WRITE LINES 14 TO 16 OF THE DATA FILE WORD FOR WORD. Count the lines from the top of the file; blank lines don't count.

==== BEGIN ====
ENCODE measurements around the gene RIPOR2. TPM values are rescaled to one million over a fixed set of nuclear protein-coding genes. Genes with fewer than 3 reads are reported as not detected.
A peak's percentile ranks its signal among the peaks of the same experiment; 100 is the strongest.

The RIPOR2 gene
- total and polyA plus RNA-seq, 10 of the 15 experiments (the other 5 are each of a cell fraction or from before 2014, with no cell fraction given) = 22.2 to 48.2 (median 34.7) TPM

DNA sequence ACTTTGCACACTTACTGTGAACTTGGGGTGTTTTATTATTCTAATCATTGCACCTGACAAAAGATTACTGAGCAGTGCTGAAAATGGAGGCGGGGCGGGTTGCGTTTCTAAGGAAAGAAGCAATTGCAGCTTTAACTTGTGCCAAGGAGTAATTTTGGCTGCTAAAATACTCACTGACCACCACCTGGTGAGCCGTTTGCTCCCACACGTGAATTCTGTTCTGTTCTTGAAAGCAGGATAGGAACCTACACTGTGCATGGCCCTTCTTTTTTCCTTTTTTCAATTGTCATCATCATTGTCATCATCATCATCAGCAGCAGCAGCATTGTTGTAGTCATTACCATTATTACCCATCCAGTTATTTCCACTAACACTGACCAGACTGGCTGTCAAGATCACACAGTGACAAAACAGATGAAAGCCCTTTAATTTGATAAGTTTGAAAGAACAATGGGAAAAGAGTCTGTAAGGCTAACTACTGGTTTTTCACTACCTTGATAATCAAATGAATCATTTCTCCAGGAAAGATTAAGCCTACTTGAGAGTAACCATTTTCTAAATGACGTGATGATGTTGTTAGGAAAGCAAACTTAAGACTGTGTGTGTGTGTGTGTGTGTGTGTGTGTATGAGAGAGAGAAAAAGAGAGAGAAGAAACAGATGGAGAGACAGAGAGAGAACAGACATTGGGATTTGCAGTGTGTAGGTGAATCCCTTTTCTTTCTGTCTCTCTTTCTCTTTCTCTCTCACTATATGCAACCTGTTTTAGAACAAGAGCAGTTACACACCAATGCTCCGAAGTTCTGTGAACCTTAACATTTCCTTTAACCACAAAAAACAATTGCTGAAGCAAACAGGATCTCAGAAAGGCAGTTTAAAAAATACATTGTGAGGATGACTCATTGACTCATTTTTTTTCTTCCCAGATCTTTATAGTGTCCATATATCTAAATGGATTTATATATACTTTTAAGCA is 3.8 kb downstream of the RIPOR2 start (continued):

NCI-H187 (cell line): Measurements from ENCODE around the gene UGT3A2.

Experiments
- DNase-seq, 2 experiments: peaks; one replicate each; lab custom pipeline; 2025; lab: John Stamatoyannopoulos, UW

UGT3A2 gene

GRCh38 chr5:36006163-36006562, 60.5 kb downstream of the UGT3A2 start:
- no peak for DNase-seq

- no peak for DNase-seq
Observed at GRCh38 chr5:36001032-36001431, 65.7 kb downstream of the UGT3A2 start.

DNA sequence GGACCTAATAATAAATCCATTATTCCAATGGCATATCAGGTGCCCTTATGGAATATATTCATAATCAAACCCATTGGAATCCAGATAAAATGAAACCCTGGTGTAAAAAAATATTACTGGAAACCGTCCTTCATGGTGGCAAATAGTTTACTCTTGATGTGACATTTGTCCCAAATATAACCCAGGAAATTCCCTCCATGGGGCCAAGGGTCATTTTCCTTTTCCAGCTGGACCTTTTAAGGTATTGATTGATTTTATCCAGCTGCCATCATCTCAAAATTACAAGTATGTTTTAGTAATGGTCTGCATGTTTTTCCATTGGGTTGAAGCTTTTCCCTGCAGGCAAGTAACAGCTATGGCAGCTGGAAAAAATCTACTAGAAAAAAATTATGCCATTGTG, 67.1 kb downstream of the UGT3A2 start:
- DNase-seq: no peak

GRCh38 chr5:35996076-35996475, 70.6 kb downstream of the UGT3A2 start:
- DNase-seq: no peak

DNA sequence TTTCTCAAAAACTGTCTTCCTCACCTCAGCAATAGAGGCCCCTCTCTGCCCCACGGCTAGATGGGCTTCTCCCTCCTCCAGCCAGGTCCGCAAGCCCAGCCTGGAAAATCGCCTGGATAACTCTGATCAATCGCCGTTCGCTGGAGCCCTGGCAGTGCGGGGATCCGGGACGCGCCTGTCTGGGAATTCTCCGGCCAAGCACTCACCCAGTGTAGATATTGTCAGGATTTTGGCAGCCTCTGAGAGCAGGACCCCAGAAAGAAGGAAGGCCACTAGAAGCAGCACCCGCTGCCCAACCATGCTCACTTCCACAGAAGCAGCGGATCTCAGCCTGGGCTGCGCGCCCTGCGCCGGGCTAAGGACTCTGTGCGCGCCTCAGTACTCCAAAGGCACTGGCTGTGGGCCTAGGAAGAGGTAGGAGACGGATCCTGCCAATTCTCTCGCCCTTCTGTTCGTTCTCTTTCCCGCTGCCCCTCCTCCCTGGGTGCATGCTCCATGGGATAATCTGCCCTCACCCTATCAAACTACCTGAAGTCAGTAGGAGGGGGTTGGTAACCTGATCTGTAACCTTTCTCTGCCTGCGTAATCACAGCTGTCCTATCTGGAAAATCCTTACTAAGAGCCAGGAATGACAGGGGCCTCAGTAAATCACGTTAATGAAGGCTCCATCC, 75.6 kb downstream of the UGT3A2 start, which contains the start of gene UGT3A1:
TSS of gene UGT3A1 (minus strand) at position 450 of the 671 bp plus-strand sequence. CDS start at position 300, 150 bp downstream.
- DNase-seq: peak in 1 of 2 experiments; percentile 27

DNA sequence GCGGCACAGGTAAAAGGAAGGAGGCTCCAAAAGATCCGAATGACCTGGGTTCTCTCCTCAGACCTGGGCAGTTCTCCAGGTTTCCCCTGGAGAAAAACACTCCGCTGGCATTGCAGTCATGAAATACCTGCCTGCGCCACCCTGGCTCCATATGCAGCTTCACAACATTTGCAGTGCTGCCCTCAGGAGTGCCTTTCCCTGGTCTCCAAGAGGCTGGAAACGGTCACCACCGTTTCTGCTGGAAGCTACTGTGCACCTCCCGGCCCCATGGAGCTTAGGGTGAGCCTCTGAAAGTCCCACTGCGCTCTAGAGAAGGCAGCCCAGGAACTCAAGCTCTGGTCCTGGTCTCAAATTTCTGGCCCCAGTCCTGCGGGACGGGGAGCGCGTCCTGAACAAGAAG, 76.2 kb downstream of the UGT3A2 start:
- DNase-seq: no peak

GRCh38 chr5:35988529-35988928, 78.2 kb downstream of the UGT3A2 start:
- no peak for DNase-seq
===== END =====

DNA sequence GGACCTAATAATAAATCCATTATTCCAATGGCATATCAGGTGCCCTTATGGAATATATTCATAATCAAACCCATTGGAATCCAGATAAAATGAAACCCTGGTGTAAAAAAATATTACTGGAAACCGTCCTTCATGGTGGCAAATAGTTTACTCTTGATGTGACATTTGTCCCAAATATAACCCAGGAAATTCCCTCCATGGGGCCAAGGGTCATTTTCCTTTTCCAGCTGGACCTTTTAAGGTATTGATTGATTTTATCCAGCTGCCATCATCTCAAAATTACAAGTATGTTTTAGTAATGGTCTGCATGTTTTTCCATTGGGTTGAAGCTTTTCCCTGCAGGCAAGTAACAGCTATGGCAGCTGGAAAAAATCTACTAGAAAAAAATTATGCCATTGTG, 67.1 kb downstream of the UGT3A2 start:
- DNase-seq: no peak

GRCh38 chr5:35996076-35996475, 70.6 kb downstream of the UGT3A2 start: